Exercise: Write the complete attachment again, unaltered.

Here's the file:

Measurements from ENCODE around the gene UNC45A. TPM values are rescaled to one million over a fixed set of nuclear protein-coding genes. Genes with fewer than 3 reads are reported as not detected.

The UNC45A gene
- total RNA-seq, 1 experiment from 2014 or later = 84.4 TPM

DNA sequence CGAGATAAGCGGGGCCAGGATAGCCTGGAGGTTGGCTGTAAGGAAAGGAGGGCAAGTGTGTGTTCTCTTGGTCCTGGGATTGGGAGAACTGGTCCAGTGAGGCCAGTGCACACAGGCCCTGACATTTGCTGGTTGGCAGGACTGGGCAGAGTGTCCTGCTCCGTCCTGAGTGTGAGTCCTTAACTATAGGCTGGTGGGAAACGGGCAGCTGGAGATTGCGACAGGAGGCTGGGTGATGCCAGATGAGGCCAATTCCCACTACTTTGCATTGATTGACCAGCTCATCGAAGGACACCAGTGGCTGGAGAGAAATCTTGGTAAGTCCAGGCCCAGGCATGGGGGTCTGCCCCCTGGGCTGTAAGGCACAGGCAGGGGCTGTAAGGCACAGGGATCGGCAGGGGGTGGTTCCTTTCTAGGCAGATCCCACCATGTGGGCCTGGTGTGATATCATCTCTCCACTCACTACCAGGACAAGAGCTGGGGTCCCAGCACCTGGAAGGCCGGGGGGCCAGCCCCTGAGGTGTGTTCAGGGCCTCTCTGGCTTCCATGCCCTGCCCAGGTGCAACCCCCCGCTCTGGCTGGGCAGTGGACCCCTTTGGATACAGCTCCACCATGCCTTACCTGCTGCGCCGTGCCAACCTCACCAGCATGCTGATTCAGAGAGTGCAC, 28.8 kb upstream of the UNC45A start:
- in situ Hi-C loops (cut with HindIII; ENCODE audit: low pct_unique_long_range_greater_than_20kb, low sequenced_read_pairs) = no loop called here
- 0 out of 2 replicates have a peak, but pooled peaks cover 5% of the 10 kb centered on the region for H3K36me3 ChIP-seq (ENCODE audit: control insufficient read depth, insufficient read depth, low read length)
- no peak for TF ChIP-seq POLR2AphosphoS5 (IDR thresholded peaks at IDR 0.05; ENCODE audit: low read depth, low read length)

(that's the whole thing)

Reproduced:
Measurements from ENCODE around the gene UNC45A. TPM values are rescaled to one million over a fixed set of nuclear protein-coding genes. Genes with fewer than 3 reads are reported as not detected.

The UNC45A gene
- total RNA-seq, 1 experiment from 2014 or later = 84.4 TPM

DNA sequence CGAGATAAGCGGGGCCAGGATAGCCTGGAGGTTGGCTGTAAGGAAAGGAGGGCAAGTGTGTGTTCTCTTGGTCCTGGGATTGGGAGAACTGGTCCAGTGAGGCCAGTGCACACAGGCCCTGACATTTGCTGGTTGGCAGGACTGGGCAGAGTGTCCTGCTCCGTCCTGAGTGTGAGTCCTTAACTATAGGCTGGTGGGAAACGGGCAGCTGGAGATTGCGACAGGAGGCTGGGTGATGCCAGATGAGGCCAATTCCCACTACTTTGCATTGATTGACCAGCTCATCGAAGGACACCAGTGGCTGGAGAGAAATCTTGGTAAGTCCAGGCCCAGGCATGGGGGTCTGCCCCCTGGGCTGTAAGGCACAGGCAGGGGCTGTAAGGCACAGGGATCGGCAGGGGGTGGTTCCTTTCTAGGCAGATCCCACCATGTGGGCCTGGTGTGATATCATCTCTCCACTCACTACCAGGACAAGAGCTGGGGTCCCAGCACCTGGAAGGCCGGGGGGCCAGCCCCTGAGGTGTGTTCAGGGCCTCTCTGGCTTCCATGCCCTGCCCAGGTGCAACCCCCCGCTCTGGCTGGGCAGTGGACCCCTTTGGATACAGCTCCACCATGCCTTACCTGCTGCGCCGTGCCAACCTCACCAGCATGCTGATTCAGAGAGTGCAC, 28.8 kb upstream of the UNC45A start:
- in situ Hi-C loops (cut with HindIII; ENCODE audit: low pct_unique_long_range_greater_than_20kb, low sequenced_read_pairs) = no loop called here
- 0 out of 2 replicates have a peak, but pooled peaks cover 5% of the 10 kb centered on the region for H3K36me3 ChIP-seq (ENCODE audit: control insufficient read depth, insufficient read depth, low read length)
- no peak for TF ChIP-seq POLR2AphosphoS5 (IDR thresholded peaks at IDR 0.05; ENCODE audit: low read depth, low read length)